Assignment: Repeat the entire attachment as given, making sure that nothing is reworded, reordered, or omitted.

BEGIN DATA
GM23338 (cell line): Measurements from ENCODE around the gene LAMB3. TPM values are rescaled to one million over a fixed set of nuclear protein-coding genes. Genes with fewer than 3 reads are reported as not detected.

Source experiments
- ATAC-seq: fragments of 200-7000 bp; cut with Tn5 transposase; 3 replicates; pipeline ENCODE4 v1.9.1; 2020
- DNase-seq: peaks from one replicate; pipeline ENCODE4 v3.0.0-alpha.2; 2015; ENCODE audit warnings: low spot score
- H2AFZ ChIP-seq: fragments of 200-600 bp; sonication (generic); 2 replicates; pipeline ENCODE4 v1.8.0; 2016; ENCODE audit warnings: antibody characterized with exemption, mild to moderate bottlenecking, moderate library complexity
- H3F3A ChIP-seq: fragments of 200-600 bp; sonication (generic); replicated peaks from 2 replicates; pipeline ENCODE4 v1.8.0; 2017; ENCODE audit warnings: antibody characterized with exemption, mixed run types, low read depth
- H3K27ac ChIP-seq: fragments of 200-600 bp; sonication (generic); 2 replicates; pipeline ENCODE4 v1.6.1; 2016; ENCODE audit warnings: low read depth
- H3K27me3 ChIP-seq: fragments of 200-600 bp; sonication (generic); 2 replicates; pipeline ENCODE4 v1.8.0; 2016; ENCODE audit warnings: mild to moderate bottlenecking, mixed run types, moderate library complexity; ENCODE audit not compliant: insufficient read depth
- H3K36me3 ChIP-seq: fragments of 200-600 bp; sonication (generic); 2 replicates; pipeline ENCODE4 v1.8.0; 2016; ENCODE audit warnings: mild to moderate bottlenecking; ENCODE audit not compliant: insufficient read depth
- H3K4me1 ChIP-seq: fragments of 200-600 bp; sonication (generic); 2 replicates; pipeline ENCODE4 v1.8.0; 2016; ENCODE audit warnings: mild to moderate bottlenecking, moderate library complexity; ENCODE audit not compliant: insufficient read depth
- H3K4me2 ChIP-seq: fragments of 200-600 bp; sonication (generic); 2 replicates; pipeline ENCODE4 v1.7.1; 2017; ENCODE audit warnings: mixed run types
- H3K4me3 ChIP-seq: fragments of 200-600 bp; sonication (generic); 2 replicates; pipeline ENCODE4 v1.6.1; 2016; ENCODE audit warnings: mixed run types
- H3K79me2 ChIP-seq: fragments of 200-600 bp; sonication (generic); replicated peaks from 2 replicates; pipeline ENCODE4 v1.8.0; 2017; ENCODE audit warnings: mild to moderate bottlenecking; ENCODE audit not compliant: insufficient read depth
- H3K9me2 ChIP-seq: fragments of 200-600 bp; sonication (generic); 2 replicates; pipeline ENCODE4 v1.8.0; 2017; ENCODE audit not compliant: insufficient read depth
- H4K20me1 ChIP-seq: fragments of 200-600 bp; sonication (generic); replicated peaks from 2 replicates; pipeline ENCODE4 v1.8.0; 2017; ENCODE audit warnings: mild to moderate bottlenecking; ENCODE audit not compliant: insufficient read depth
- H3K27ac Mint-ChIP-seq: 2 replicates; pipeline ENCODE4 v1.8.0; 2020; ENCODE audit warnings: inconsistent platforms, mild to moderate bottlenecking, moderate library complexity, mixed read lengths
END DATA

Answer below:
GM23338 (cell line): Measurements from ENCODE around the gene LAMB3. TPM values are rescaled to one million over a fixed set of nuclear protein-coding genes. Genes with fewer than 3 reads are reported as not detected.

Source experiments
- ATAC-seq: fragments of 200-7000 bp; cut with Tn5 transposase; 3 replicates; pipeline ENCODE4 v1.9.1; 2020
- DNase-seq: peaks from one replicate; pipeline ENCODE4 v3.0.0-alpha.2; 2015; ENCODE audit warnings: low spot score
- H2AFZ ChIP-seq: fragments of 200-600 bp; sonication (generic); 2 replicates; pipeline ENCODE4 v1.8.0; 2016; ENCODE audit warnings: antibody characterized with exemption, mild to moderate bottlenecking, moderate library complexity
- H3F3A ChIP-seq: fragments of 200-600 bp; sonication (generic); replicated peaks from 2 replicates; pipeline ENCODE4 v1.8.0; 2017; ENCODE audit warnings: antibody characterized with exemption, mixed run types, low read depth
- H3K27ac ChIP-seq: fragments of 200-600 bp; sonication (generic); 2 replicates; pipeline ENCODE4 v1.6.1; 2016; ENCODE audit warnings: low read depth
- H3K27me3 ChIP-seq: fragments of 200-600 bp; sonication (generic); 2 replicates; pipeline ENCODE4 v1.8.0; 2016; ENCODE audit warnings: mild to moderate bottlenecking, mixed run types, moderate library complexity; ENCODE audit not compliant: insufficient read depth
- H3K36me3 ChIP-seq: fragments of 200-600 bp; sonication (generic); 2 replicates; pipeline ENCODE4 v1.8.0; 2016; ENCODE audit warnings: mild to moderate bottlenecking; ENCODE audit not compliant: insufficient read depth
- H3K4me1 ChIP-seq: fragments of 200-600 bp; sonication (generic); 2 replicates; pipeline ENCODE4 v1.8.0; 2016; ENCODE audit warnings: mild to moderate bottlenecking, moderate library complexity; ENCODE audit not compliant: insufficient read depth
- H3K4me2 ChIP-seq: fragments of 200-600 bp; sonication (generic); 2 replicates; pipeline ENCODE4 v1.7.1; 2017; ENCODE audit warnings: mixed run types
- H3K4me3 ChIP-seq: fragments of 200-600 bp; sonication (generic); 2 replicates; pipeline ENCODE4 v1.6.1; 2016; ENCODE audit warnings: mixed run types
- H3K79me2 ChIP-seq: fragments of 200-600 bp; sonication (generic); replicated peaks from 2 replicates; pipeline ENCODE4 v1.8.0; 2017; ENCODE audit warnings: mild to moderate bottlenecking; ENCODE audit not compliant: insufficient read depth
- H3K9me2 ChIP-seq: fragments of 200-600 bp; sonication (generic); 2 replicates; pipeline ENCODE4 v1.8.0; 2017; ENCODE audit not compliant: insufficient read depth
- H4K20me1 ChIP-seq: fragments of 200-600 bp; sonication (generic); replicated peaks from 2 replicates; pipeline ENCODE4 v1.8.0; 2017; ENCODE audit warnings: mild to moderate bottlenecking; ENCODE audit not compliant: insufficient read depth
- H3K27ac Mint-ChIP-seq: 2 replicates; pipeline ENCODE4 v1.8.0; 2020; ENCODE audit warnings: inconsistent platforms, mild to moderate bottlenecking, moderate library complexity, mixed read lengths